Today’s world has a variety of available technology such as computers, mobile devices, and video games and the children who are growing up in this world often have ready access and years of experience using such devices. The benefits to such access to technology is the access to the answer of virtually any questions at everybody’s fingertips and instant interactions with people at distant locations, but is all of this instant gratification healthy for developing minds (Mischel, Ebbesen, & Zeiss, 1972)? The charter school that I would design will emphasize interpersonal interactions between the students and teachers in the learning process, it will implement learning activities that will be hands-on and interactive between students and the subject of study, and it will be traditionally structured making minimal use of technological aids in areas where technology isn’t the subject of study. Continue reading “Concept for an Interpersonal, Interactive, Traditional School” »
The history of Instructional Design is one filled with innovation that leverages available technologies to make the task of instruction more efficient. For ages the typical mode of instruction consisted of a teacher, chalkboard, and classroom discussion (Reiser 2001, p. 55). Some challenges that arise from the stereotypical modes of classroom instruction is the typical activity of a teacher lecturing as students sit passively and listen. The bulk of the efforts in development of the field of instructional design have been to flip that paradigm so that students become active participants in their instruction. A major aspect of activating students is to reach them through the lessons in an engaging way that makes them interact with the learning experience, whether mentally, emotionally, or physically. The 20th century brought about many advances in the technology and psychology of instructional design. Continue reading “History of Instructional Design and My Role in its Future” »
This is my senior project for my BYU Animation BFA. The project was to create the Cathedral in Amiens, France using 3D technology. This was built primarily in Houdini, with some early modeling in Maya. The final renders were composited in Nuke and the video was edited in After Effects. Continue reading “Amiens Cathedral: City of God” »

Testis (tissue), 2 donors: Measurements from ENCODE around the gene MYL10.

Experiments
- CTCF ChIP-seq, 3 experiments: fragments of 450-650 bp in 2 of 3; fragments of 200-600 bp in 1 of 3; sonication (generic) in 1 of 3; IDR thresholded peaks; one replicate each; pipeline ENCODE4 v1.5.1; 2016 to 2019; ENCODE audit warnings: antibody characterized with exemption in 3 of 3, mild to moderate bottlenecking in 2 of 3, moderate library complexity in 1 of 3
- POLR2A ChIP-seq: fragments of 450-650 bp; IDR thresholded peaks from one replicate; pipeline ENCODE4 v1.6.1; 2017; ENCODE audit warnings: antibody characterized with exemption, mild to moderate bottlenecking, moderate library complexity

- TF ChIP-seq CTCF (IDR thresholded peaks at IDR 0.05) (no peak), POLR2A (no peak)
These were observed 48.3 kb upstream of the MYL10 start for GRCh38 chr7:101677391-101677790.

Even though the works of William Shakespeare are easily found in books and taught in English classes, his plays are primarily meant to be interpreted through performance. Since they originated in a day when the recording of performances was impossible, there is no record to indicate what messages Shakespeare’s plays were originally intended to convey. Because of this, it has become a rewarding exercise for artists of every kind to create their own interpretations of Shakespeare’s works, combining what is known of the playwright and the world in which he lived with modern-day sensibilities. My own interpretation of Shakespeare and a handful of his plays entitled, Shakespeare Illuminated (see figure 1), combines my interest in ancient illuminated manuscripts like The Book of Kells, and what the plays mean to me.
I’ve received permission from Bryan Ferry to animate to his musical version of Shakespeare’s 18th Sonnet. Here is a completed bit where I’ve worked out some of the processes and look for the thing. So far I’m happy with how it’s coming along.
The drawings and animations were created in Adobe Illustrator and Flash. It was all composited together in After Effects.
Ultimately, I want this to look like it’s actual ink and paint on paper that’s animated. I’d call the drawing style Book of Kells influenced.